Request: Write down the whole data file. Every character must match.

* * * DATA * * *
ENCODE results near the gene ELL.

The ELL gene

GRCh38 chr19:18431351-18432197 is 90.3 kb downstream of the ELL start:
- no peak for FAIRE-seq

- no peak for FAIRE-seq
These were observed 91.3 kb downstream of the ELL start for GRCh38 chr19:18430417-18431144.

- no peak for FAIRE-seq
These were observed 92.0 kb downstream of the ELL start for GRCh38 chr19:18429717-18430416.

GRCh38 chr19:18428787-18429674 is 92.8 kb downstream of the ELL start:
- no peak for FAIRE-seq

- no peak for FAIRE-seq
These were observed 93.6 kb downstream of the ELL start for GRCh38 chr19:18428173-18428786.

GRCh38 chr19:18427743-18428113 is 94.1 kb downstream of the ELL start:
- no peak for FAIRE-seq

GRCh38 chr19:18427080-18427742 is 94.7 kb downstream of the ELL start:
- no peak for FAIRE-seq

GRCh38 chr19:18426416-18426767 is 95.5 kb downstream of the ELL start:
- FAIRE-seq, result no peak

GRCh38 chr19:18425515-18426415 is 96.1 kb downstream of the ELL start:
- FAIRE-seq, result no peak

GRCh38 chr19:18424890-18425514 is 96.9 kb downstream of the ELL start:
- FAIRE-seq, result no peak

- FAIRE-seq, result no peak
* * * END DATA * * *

ENCODE results near the gene ELL.

The ELL gene

GRCh38 chr19:18431351-18432197 is 90.3 kb downstream of the ELL start:
- no peak for FAIRE-seq

- no peak for FAIRE-seq
These were observed 91.3 kb downstream of the ELL start for GRCh38 chr19:18430417-18431144.

- no peak for FAIRE-seq
These were observed 92.0 kb downstream of the ELL start for GRCh38 chr19:18429717-18430416.

GRCh38 chr19:18428787-18429674 is 92.8 kb downstream of the ELL start:
- no peak for FAIRE-seq

- no peak for FAIRE-seq
These were observed 93.6 kb downstream of the ELL start for GRCh38 chr19:18428173-18428786.

GRCh38 chr19:18427743-18428113 is 94.1 kb downstream of the ELL start:
- no peak for FAIRE-seq

GRCh38 chr19:18427080-18427742 is 94.7 kb downstream of the ELL start:
- no peak for FAIRE-seq

GRCh38 chr19:18426416-18426767 is 95.5 kb downstream of the ELL start:
- FAIRE-seq, result no peak

GRCh38 chr19:18425515-18426415 is 96.1 kb downstream of the ELL start:
- FAIRE-seq, result no peak

GRCh38 chr19:18424890-18425514 is 96.9 kb downstream of the ELL start:
- FAIRE-seq, result no peak

- FAIRE-seq, result no peak